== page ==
(Since April is Financial Literacy Month, a number of articles will be devoted to more educational topics. This is Part I in a four-part series about how understanding economic cycles could inform your financial decisions. Part II is Recognizing economic seasons: recovery and growth. Part III is The fall and winter seasons of the economic cycle. Part IV is How to profit from economic cycles.)
Getting rich slowly is built on these four commonly understood pillars:
- Get out of debt (and stay out of debt)
- Find ways to earn more
- Spend less than you earn
- Invest the difference
Despite the fact that many people followed those four guiding principles during the Great Recession, some “got poor quickly” instead. I believe that is because there is something else to know about the economy and how it affects our finances. This post is the first in a short series explaining what I understand about the economy and its seasons.
I believe that, if you grasp the concepts presented here, it can help you avoid some of the financial hardships recessions bring. More than that, though, it is also possible to benefit from opportunities you may not have recognized in the past. For example, my family's net worth tripled in the Great Recession using the understanding of the four seasons of the economy, despite some setbacks and other opportunities I missed out on. These concepts don't replace any of the four pillars mentioned above; they simply open our eyes to see opportunities we may have missed before.
Measuring the economy
The economy includes all transactions where money changes hands. When parents give kids an allowance, that event is as much a part of the economy as Apple's selling 70 million iPhones or your buying a half soy, half caf, half Stevia, double shot at your local, overpriced coffee shop. Although it is impossible to measure each and every one of those billions of transactions a day, the government boffins holed up in their windowless rooms at some hidden location do manage to come up with an estimate which they call the Gross Domestic Product, or GDP.
The Federal Reserve Board, or Fed, uses the GDP as their benchmark of the economy. More particularly, they look at the growth of the GDP each quarter.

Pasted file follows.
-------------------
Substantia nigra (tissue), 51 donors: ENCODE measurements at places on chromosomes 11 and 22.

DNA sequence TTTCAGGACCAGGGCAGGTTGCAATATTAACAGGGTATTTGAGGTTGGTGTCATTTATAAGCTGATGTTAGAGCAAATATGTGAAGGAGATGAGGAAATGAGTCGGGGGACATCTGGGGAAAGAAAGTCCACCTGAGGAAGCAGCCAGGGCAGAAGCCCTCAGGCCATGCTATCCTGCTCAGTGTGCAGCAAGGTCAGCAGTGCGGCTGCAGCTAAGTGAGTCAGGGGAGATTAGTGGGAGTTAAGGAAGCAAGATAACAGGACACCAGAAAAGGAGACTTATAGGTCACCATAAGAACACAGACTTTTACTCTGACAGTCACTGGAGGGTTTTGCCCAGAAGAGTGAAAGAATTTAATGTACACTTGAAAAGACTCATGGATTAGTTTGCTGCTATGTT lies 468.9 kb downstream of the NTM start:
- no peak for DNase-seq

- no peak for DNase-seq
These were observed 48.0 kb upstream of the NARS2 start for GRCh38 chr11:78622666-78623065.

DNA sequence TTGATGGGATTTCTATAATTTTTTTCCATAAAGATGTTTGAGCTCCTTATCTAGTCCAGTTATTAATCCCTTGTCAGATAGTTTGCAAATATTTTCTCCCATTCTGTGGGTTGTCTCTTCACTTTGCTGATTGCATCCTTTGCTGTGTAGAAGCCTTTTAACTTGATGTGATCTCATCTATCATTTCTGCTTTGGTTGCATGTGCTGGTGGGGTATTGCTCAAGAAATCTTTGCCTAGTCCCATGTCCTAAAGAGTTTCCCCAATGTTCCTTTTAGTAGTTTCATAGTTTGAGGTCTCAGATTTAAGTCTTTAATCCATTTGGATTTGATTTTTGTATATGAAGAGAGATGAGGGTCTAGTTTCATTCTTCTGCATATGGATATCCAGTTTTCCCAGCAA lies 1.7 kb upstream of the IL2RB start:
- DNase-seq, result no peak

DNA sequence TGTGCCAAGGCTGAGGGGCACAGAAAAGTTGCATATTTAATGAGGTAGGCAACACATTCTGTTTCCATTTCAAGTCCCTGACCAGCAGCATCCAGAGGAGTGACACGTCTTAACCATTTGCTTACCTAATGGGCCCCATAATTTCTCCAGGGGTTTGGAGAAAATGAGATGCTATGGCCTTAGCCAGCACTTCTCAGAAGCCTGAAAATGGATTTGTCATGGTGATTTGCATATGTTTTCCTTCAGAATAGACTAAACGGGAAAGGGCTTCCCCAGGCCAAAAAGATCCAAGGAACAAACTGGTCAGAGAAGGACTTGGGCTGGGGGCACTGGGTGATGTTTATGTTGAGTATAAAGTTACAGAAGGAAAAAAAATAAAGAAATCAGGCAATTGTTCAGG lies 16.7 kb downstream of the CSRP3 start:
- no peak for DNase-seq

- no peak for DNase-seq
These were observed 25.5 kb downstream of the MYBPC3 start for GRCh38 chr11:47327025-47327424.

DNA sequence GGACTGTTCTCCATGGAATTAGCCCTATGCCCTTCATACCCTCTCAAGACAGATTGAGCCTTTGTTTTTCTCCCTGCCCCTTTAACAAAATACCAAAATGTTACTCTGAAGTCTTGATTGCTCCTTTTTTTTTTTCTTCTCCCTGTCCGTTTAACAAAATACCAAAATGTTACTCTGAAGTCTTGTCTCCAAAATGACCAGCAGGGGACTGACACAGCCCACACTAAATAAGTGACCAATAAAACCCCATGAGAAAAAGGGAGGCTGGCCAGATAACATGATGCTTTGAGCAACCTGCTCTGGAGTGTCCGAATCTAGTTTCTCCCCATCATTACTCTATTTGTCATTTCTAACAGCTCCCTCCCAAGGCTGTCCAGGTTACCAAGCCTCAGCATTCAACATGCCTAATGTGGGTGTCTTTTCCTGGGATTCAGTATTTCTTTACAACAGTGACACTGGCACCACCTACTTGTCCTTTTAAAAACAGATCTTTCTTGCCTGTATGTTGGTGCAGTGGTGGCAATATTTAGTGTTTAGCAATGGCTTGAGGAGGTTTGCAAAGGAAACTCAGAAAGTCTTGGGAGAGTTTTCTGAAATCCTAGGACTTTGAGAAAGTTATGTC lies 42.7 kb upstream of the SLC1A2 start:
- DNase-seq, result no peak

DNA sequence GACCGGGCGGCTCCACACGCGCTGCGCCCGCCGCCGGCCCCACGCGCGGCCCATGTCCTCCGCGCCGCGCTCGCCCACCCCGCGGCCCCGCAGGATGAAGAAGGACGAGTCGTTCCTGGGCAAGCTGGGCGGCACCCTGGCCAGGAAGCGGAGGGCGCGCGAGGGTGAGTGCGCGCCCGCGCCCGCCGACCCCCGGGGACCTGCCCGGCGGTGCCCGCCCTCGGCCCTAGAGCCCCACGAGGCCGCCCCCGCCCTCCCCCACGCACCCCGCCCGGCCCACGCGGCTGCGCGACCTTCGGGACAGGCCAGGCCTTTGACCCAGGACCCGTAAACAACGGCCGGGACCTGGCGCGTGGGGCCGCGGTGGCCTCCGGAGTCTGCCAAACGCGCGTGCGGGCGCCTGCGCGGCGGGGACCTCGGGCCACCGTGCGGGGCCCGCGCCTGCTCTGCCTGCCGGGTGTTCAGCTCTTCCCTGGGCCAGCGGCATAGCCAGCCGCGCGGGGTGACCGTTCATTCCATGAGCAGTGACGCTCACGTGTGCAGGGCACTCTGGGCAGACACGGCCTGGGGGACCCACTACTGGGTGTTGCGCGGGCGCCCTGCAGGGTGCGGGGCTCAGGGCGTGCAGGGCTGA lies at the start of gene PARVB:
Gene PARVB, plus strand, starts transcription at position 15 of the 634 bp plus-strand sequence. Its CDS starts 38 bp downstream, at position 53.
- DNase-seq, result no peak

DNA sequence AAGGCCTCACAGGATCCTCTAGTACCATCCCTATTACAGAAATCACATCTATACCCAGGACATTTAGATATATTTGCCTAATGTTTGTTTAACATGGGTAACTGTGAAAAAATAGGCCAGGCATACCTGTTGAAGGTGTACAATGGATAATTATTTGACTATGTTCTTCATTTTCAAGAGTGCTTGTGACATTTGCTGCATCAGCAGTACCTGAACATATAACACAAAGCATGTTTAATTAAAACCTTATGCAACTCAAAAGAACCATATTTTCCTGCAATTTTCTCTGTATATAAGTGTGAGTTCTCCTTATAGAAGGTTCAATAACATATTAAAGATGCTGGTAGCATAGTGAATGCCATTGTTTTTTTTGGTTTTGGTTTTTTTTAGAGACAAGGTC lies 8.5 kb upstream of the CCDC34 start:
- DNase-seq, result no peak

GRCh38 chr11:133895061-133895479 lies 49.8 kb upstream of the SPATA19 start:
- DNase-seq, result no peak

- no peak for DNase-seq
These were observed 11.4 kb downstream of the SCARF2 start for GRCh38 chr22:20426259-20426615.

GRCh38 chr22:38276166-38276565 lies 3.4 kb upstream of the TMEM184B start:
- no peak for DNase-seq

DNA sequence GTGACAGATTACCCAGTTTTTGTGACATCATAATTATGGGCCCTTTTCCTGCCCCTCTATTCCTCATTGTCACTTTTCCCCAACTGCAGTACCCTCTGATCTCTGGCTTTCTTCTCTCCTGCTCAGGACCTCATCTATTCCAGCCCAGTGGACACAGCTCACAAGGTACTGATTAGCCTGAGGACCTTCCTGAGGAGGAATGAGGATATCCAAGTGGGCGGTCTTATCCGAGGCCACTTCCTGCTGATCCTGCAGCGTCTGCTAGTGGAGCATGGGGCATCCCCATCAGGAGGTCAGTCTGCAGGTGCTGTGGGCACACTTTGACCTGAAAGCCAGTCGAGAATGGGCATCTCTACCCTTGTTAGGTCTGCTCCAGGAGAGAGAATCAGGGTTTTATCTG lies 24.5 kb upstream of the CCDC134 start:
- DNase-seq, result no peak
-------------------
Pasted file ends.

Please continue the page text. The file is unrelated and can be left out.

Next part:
The Fed's technical definition of a recession is two consecutive quarters of negative GDP growth, but it is hard for us to relate to something as abstract as the GDP. But we can easily understand having a job, so the unemployment rate is a better measure of the economy for most of us. After all, what is a country if not its people? If those people are working, the economy is good; but if they are not working, it is decidedly not good.
Fortunately, most measures of the economy coincide. When unemployment is at its highest, the GDP is at its cyclical low point, so it doesn't really matter which measure you use.
Our economic track record — growth over time
Looking at America's economy over the past hundred years or more, the number one take-away is its growth. When the economy dips (or goes into a recession) it may feel devastating; but if you look at the big picture, you can see why most people view the American economy as one of the best in the world. Over time, it just keeps growing, as shown in the chart below.
You can see how, despite two severe and two minor recessions in the past 30-odd years, the U.S. GDP has more than doubled after adjusting for inflation. (That is what the “Real” in the chart's title means.)
Some part of that is due to population growth: After all, the more people we have giving allowances and buying smartphones, the bigger the GDP. When you track GDP per capita, though, you see almost the same thing. (The following chart uses the data from the previous chart simply divided by the population.)
In other words, over time, the U.S. economy is growing — and your income and net worth can be expected to grow too. Still, you can clearly see four dips in the GDP which occurred in the four recessions since 1981. Recessions (those areas where the blue — or orange — line dips in the gray bars) occur regularly. They are part of what we call the economic cycle.
Understanding the economic cycle
Most of us have heard that the economy goes up and down. Everyone likes the up part — that's when the economy is doing well and nobody pays attention to it. However, what many do not realize is that the economy drops every seven to 10 years, almost like clockwork.